Christina Sporrong feels the weight, heavy as steel. Three gigs cancelled in the past week.No more Paseo Festival, where she was going to show her huge metal heron sculpture with its moving head and rigs to support aerial performers. No more Berlin with “Flybrary.”
The 40-foot-tall, 18,000-pound human face, which doubles as a walk-in library where you can read a book on free thought or the Earth, was once alive with humans at the Burning Man Festival in Nevada and now it lays disassembled in mega-pieces amongst the sage at Sporrong and artist Christian Ristow’s mesa studio.
It joins a host of iron ghosts — waiting, like Ristow’s sculpture of a large hand, with joints kinetically intact to crush cars with an audience-controlled remote, for example. Over the years, that piece has taken the couple to almost every continent. Now some hoses on it are starting to sun rot.
With events disappearing into the haze of another smoky September day, which melds into the hollow haze of this past year and a half — Go! No! Go! No! Go! No! No! No! — Sporrong and Ristow have done some artistic reevaluation.
Ristow — a machinist since he was a kid (back then motorizing cardboard dinosaurs he’d crafted) — has bridged into clay sculpture, oil painting. He’d considered painting back in his 30s in L.A., but stuck to special effects in film and building combat robots. Lately he’s been watching painting fundamentals YouTube videos, going to a local figure drawing class and battling his insecurities about putting an image on a canvas.
“When I get an idea for a sculpture, it’s simple for me to say, ‘Great!’ And, boom! Within an hour or a day I’m working on it. There are far fewer mental blocks,” says Ristow, who likens his style to narrative-oriented magical realism. “Painting is like therapy. I’m understanding myself better through it.”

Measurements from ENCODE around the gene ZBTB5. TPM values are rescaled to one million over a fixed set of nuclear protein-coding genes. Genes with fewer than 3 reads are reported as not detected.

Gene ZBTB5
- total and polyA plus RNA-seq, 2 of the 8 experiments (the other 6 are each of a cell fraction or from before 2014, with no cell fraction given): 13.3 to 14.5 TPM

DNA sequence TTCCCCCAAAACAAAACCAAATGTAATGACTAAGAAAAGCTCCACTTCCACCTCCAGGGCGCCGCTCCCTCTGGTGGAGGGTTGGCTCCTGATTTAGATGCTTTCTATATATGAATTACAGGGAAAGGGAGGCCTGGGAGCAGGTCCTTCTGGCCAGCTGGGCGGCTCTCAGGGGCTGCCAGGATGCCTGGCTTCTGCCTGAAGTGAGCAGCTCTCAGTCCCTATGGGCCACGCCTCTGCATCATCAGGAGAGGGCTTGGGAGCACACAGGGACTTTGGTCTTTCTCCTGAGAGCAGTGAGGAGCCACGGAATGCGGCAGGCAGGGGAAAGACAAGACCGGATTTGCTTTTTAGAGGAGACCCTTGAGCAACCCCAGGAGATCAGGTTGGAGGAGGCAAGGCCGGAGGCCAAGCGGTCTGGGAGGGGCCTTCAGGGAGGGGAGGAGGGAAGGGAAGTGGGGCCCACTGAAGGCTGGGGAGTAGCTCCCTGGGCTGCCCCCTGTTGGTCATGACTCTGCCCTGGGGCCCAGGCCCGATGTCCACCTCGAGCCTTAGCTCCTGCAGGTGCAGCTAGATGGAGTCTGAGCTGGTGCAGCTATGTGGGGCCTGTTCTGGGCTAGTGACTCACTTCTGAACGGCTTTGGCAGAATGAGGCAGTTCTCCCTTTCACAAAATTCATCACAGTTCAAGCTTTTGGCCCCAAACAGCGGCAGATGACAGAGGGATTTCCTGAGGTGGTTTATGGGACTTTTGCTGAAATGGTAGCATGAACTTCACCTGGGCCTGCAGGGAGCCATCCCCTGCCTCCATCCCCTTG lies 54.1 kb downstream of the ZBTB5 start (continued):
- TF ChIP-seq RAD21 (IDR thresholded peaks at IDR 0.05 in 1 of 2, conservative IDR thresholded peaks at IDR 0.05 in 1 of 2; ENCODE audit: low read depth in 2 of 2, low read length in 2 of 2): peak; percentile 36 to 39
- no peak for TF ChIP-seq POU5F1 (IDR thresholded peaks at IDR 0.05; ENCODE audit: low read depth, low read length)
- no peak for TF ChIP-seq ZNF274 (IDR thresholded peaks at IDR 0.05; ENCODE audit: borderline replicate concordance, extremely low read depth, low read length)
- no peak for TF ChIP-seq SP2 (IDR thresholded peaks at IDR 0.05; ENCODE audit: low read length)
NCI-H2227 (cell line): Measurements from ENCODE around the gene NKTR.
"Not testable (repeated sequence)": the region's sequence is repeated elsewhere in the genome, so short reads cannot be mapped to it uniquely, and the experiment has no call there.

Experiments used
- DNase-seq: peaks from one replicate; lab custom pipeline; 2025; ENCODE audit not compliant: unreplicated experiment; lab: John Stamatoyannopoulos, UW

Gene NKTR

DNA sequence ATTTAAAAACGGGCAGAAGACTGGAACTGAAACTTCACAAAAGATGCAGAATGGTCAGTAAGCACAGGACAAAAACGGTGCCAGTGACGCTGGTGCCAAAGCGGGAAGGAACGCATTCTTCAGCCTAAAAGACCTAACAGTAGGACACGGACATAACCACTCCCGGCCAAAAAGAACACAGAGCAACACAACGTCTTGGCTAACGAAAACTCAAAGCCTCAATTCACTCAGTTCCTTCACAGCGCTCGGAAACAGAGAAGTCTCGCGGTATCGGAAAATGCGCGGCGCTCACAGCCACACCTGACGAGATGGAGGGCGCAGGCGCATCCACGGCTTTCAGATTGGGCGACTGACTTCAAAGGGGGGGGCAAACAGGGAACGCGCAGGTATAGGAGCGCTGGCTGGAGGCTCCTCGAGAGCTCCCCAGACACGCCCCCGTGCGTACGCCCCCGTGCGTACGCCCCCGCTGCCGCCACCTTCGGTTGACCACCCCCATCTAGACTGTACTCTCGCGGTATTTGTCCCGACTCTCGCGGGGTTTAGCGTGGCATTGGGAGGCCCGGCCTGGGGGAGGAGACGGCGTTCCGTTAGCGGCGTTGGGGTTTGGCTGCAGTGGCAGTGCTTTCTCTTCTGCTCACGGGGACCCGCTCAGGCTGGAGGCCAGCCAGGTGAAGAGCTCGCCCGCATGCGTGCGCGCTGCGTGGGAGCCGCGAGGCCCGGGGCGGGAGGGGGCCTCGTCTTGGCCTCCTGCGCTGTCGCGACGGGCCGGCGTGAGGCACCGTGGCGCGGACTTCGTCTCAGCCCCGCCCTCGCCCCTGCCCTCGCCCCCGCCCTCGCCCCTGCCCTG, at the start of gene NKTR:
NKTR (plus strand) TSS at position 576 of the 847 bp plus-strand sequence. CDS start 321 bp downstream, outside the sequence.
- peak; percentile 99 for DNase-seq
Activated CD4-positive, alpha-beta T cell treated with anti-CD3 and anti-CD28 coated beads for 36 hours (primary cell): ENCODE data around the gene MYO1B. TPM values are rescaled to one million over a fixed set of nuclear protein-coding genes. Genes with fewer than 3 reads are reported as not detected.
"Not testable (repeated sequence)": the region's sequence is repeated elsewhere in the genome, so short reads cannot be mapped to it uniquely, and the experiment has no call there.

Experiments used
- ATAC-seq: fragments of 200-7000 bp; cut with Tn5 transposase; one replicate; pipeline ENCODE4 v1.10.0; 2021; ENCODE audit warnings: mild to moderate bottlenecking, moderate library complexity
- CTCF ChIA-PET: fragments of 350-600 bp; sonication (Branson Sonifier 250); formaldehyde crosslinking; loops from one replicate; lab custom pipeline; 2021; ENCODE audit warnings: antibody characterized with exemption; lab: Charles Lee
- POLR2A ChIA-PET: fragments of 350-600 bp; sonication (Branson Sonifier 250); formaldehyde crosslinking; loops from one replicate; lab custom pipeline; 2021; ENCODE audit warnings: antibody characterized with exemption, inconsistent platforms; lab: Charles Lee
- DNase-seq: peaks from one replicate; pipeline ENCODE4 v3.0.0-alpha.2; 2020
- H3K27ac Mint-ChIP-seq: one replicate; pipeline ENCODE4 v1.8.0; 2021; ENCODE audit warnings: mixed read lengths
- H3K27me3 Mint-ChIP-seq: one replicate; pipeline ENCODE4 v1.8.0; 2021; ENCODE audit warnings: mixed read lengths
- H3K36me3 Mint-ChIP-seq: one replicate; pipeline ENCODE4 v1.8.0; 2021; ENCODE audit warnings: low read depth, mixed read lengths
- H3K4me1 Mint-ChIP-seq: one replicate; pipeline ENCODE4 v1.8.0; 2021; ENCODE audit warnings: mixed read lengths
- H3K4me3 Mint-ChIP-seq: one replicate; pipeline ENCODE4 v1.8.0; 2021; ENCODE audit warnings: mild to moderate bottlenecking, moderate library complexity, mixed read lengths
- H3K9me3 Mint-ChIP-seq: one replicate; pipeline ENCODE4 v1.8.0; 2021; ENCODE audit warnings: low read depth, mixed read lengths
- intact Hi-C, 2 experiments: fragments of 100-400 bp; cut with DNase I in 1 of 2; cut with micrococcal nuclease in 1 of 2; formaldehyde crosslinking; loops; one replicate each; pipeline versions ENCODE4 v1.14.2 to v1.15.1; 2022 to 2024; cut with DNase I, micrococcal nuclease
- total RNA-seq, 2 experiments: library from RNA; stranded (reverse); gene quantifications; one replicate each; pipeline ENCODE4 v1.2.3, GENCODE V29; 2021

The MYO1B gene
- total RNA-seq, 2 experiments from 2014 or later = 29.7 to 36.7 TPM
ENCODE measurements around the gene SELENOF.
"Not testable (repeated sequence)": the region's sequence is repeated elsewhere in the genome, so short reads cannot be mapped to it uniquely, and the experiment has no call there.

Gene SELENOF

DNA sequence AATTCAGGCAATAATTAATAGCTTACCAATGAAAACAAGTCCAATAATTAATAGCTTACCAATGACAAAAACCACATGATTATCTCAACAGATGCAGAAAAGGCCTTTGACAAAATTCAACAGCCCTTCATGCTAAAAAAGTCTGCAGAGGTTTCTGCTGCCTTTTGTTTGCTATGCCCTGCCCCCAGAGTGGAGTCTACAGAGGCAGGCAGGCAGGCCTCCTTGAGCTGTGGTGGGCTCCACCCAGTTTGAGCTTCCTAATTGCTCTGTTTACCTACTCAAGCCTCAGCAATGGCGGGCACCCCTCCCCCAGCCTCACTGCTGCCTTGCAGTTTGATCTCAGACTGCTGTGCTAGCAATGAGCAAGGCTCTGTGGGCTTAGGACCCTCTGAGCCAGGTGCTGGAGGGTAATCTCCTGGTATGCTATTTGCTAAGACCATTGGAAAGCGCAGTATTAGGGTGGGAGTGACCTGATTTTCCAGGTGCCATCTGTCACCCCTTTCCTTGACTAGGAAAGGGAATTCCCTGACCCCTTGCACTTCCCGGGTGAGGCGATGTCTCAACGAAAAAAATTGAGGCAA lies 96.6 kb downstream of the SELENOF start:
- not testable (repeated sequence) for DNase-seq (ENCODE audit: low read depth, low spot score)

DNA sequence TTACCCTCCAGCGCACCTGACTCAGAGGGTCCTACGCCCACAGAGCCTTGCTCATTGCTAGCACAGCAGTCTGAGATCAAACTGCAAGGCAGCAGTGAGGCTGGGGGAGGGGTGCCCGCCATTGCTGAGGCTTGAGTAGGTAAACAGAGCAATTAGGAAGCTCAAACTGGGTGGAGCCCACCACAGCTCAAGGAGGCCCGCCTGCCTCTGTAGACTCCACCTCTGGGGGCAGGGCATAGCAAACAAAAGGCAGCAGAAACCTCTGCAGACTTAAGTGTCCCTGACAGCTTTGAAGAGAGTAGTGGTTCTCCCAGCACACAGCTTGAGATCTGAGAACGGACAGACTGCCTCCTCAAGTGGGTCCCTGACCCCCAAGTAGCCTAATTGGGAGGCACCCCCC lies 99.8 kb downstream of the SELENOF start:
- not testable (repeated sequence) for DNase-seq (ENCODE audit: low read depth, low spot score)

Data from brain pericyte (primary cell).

Sporrong is more prone to color, gesture and feeling. She describes herself as “an idea lady with old world skills.” The hot, dirty work of welding and blacksmithing are Sporrong’s “happy place.”
Her focus has shifted from the past decade’s festival-heavy circuit to teaching at UNM, and Vista Grande High School (where she helped build a metal shop and installed a forge), and, her favorite, at her home workshop leading women-specific classes, demystifying the intimidation factor in the male-dominated field. (This workshop where both she and Ristow work is filled top to bottom with long steel pieces and welding helmets way up high and furnaces and past prototypes — y’all seen the railing at World Cup? — and even surprise mannequins.)
“I want to do public art,” says Sporrong, who moved to New Mexico in 1996 and started her shop, Spitfire Forge, a couple years later. “The future for me is making work that is accessible to everyone.”
The mechanical sculpture, sponsored by Arroyo Seco Live and The Paseo Project, was on free display in Seco between August 2020 and May 2021 in response to the pandemic. It was the couple’s — both in their “late 40s plus a few years” — first time working on a sculpture together, and one specially-built for Taos.
As soon as the project was proposed, Sporrong’s ideas — many of which come intuitively from dreams — flowed fast: “It should be something that holds people’s emotions! We’ll use fire as a catharsis to purge the effects of COVID!”
The piece is two hulking hands with slots to insert community-written notes — expressing grief, joy, fear, etc. — loosely hugging a metal and glass core. In a public demonstration once COVID restrictions had been lifted, these notes were fuel for a fire, the heat activating the mechanical opening of the hands, and a cheering celebration from onlookers.
“We were so proud it worked,” says Ristow. “There was a certain element of chance. There wasn’t a button to push and it goes. It was related to gravity and weight and burn rate. We didn’t know when it would open.”
“The universe was looking down on us that night,” says Sporrong, whose light eyes remain bright despite the dark, tenuous theme of these past couple years.
And, so, who knows for now? Sporrong has learned to put question marks after art plans. “England?” She does what she can do: Gets her 10-year-old son to school, does some architectural design work, prepares for upcoming classes, and tries not to freak out about the climate crisis while Ristow tinkers with the motor in an old rust-red International Scout he’s hoping to sell off, or perfects the angered woman’s face in his painting, or struggles to read “The Master and His Emissary.” They do what makes them spark, which is make big hard stuff spark in the workshop, but less so, since there’s nowhere to show it.
“When you make stuff, it should be meaningful and done with the most care and love and intention,” says Sporrong. “Otherwise, why waste all this material? I think about this a lot working in metal, which is expensive and not the best medium for the Earth. I have a responsibility to do it right and well.”